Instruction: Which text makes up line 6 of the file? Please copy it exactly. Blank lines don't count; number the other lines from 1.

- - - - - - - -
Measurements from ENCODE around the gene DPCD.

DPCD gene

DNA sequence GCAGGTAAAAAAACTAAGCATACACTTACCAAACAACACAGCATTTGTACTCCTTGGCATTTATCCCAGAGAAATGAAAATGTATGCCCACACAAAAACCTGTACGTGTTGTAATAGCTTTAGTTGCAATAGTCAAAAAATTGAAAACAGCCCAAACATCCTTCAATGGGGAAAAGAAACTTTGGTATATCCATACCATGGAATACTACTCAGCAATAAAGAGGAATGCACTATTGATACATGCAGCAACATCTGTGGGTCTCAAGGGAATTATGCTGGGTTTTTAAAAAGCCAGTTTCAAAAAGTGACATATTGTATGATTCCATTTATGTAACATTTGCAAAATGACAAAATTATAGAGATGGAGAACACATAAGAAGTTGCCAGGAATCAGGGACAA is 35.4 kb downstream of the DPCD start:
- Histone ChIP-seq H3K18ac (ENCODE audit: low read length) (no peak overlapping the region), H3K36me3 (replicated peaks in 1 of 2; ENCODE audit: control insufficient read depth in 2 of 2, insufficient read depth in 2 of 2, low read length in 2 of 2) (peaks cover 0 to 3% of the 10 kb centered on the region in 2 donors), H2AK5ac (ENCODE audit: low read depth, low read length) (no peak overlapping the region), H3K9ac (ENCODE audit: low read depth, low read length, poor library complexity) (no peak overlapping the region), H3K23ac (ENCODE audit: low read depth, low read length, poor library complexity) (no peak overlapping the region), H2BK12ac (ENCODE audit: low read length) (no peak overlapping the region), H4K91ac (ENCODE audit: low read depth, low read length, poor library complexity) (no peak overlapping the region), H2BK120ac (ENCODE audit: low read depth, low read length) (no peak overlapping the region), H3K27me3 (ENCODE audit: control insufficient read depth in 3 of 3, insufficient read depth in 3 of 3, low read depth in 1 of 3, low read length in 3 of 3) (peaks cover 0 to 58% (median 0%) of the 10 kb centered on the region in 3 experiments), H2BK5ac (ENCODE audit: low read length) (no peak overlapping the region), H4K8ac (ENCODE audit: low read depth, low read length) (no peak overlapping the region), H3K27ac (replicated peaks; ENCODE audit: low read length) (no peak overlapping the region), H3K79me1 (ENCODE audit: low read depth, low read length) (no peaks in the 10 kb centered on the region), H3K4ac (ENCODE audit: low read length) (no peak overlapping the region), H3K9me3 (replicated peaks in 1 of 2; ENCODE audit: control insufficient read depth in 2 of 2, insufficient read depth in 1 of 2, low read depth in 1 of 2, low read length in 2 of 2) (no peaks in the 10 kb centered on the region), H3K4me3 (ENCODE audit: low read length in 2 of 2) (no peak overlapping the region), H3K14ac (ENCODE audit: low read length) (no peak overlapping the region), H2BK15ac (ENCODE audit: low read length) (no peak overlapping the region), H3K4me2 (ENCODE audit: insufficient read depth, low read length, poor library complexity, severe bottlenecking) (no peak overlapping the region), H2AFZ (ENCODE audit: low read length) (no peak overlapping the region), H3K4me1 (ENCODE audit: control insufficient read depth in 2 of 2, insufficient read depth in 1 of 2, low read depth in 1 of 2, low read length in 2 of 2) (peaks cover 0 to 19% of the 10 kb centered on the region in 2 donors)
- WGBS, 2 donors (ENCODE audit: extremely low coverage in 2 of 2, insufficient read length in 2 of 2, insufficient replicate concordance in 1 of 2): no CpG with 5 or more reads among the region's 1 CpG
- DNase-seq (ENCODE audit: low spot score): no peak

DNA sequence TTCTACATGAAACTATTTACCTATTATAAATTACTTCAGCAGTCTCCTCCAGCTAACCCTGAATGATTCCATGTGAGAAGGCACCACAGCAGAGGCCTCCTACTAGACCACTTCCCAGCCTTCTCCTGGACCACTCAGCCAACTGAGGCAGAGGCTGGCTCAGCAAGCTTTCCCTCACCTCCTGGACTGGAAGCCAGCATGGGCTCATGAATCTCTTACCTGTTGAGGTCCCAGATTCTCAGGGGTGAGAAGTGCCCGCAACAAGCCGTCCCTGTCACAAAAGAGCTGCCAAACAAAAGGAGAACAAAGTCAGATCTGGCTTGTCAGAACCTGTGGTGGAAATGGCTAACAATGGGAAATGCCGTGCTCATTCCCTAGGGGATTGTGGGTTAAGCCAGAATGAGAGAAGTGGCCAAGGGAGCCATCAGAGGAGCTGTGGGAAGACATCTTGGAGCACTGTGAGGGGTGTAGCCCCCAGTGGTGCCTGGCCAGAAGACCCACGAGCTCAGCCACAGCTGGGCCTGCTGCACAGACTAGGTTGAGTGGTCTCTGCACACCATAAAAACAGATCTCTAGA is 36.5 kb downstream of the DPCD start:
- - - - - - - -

- DNase-seq (ENCODE audit: low spot score): no peak